Pennies for Peace is a fundraising program designed specifically for children, and its philosophy of “students helping students” is relatable even to preschoolers.  MCA students, whose capacities for compassion find their foundation in the Montessori Philosophy, have taken ownership of this yearlong project.  The children collected pennies from home and then brainstormed additional ways to engage the community to help them with their fundraising efforts.

Through their classroom Cultural studies, the children have learned a great deal about the state of education in certain areas of Asia.  And perhaps of more significance, they have also come to understand the importance of sharing some of what they have with others who are less fortunate.  When the MCA students discovered that just a few pennies could buy school supplies like notebooks and pencils for children in these far-away communities, they realized that many pennies could do even more.  They wondered if they could work toward collecting enough pennies to build an entire school.

Connecting Curriculum with a Cause

The Pennies for Peace program ties in nicely with the Montessori Culture and Science curriculum. Over the course of the year, MCA students have learned a lot about life in the more educationally deprived areas of Asia.  For example:

  • In many communities, the need for children to work on family farms often prevents them from going to school;
  • Often the physical terrain is very difficult to travel, and many children cannot get to schools in larger villages because roads through the Himalaya Mountain Range are dangerous;
  • Cultures place an emphasis on boys’ education at the expense of girls’ education. In some areas, only 12% of girls can read.
  • The culture in countries is very different from that in the United States: many families move from place to place based on the seasons to farm, they celebrate different holidays, and they eat different types of food.

In addition, participation in Pennies for Peace relates to the Montessori Peace curriculum, which aims to teach children how people working together peacefully can make the world a better place for everyone.  The Pennies for Peace program also taught the MCA students about organizing their efforts for a good cause.  They learned the process of brainstorming ideas, developing a plan for collections, and then putting that plan into action.  All of these efforts resulted in building their understanding that working together towards a common goal is hard work, but that it reaps wonderful results and is well worth it!

MCA Students and Families Take Initiative

At first, the children came to school with handfuls pennies that they found around their homes.  The sound of the pennies clinking as they were dropped into the collection jars was music to the children’s ears.  As the number of pennies in the jar grew, so did the enthusiasm and creativity of our students, leading some of our students and families to go beyond dropping their pocket change in the classroom penny jars.  We are extremely grateful to everyone for supporting this schoolwide project, and we wanted to recognize a few for their extra special effort:

  • One of our students took advantage of the warm autumn weather and sold lemonade to his neighbors. He accepted payment only in pennies and explained to his customers that the lemonade proceeds would benefit MCA’s Pennies for Peace  He collected thousands of pennies in one afternoon!


  • Back in December, on an unseasonably sunny and warm Saturday, one family spearheaded a community fundraiser with the help of our friends at Café Beethoven in Chatham. Their children and friends from MCA created posters illustrating facts about the project and shared their knowledge about the countries they studied through the program with passersby.  Many kindly donated their coffee change after learning about the project.  This group of friends raised a total of $270 at the Saturday morning Café Beethoven fundraiser.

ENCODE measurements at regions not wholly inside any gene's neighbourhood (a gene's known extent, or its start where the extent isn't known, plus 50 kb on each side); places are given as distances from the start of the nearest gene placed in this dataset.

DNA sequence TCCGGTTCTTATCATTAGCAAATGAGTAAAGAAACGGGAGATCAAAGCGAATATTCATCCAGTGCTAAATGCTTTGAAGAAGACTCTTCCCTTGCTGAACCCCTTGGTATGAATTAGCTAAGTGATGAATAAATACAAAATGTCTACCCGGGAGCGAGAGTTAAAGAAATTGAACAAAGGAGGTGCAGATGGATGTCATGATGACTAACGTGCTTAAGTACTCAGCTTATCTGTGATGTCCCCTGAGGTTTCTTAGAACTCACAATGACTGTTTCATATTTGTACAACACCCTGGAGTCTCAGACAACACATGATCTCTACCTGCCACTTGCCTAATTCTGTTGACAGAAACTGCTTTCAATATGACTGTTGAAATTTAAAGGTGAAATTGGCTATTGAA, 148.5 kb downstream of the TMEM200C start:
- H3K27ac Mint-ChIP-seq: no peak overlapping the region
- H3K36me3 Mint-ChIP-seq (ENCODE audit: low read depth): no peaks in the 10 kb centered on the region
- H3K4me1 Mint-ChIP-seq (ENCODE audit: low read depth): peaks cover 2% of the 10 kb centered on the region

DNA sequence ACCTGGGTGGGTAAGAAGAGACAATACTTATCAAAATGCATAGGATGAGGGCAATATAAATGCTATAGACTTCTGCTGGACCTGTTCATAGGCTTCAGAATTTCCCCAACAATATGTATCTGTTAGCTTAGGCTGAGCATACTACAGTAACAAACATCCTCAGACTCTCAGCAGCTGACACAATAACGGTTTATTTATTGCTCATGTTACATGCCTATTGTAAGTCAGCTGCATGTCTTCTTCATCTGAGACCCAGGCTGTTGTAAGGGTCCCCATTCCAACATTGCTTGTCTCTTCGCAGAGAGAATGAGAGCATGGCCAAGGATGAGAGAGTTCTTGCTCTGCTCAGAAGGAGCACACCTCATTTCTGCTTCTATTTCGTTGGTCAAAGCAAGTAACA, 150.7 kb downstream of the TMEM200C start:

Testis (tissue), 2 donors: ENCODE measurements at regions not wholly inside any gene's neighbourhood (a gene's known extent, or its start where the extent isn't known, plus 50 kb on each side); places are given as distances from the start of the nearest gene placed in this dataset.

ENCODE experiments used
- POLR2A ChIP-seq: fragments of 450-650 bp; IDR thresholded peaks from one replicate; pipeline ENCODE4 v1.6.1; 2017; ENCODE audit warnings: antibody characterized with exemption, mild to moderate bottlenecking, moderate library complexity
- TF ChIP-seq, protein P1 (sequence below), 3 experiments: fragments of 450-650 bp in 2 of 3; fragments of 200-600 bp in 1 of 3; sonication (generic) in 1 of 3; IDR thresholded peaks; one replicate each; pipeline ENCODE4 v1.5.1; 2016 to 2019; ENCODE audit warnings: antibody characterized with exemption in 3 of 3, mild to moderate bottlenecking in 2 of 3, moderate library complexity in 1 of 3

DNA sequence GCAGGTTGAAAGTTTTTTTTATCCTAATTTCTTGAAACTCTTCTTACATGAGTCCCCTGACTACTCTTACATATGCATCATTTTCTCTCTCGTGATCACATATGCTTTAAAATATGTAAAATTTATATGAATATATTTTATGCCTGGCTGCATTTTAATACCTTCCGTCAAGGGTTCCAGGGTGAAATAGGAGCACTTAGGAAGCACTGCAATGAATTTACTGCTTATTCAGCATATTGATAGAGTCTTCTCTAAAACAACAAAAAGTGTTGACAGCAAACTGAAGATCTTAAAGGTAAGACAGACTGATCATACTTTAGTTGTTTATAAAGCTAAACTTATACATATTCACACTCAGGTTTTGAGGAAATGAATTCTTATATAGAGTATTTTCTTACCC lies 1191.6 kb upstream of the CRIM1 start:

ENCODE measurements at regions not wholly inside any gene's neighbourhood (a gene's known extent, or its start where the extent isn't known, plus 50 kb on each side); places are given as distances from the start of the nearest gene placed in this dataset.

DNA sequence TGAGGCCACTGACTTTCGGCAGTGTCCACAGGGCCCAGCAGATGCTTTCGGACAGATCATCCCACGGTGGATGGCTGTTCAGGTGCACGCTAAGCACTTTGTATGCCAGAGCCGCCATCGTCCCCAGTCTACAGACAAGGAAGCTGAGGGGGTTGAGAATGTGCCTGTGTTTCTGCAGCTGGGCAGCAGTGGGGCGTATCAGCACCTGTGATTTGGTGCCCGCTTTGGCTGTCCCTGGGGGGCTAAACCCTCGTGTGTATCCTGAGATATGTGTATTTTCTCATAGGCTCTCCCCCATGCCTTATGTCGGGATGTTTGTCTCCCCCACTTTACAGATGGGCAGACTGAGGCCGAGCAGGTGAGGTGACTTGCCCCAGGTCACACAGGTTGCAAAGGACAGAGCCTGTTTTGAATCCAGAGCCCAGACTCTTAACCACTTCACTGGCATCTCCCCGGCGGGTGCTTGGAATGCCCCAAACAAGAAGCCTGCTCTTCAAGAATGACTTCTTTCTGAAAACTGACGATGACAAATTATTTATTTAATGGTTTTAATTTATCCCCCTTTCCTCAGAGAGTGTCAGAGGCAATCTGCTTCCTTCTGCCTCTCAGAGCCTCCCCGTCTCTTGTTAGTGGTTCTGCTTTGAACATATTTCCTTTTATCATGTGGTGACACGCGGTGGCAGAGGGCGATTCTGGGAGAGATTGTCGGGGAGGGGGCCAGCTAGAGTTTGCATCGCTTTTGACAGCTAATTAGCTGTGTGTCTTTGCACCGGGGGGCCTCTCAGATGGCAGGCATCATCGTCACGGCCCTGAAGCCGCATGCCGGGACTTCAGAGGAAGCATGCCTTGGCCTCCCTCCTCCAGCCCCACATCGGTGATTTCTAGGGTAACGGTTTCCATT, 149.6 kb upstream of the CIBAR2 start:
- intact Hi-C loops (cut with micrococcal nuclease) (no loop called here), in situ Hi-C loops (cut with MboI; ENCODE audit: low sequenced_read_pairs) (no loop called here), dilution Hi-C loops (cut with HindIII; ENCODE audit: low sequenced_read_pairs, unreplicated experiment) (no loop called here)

Cafe Beethoven

  • Recently, our MCA Elementary students sent a letter to the Short Hills Director, Mrs. Amy Hidalgo, and our Elementary Director/Senior Director, Mrs. Jeanine Christiana, pitching an idea for yet another Pennies for Peace In this letter, they asked permission to host a car wash before the end of the school year.  They explained in the letter:

E letter

Bragging Rights

The students at MCA are growing in their sense of responsibility as citizens of a global community through their involvement with the Pennies for Peace project.  As part of the Pennies for Peace philosophy, MCA students have helped spread the word about the project to other Montessori schools in the Tri-State Area, including sharing information about their participation with their pen pals at Brooklyn Heights Montessori School.  Our students recently found out that their friends at Brooklyn Heights are also in the process of totaling their pennies.  They realize that together they are making a difference!

Across our three campuses in Morristown, Chatham, and Short Hills, the MCA community has raised a grand total of $1,081.43 so far this year for Pennies for Peace.  That’s a lot of pennies… 108,143 to be exact!  Our Elementary students are currently working on a Math project to determine exactly how many school supplies this $1,081.43 can purchase for their friends on the other side of the globe.  Perhaps they will not build an entire school, but they are well on their way to building enormous positive changes in the lives of children in Asia who will benefit from their hard work this year.

We are incredibly proud of our students for sharing information about Pennies for Peace with their families, their Montessori counterparts at other schools, and their communities.  And we want to sincerely thank all of the parents, staff members, and community members from Chatham, Morristown, and Short Hills who contributed their pennies and their time to our various projects this year.

For more information about the Pennies for Peace program, please visit their website http://www.penniesforpeace.org.





References for this post:

“Pennies for Peace – a Free Service Learning Program.” Pennies for Peace. Central Asia Institute, Oct. 2015. Web. 10 May 2016.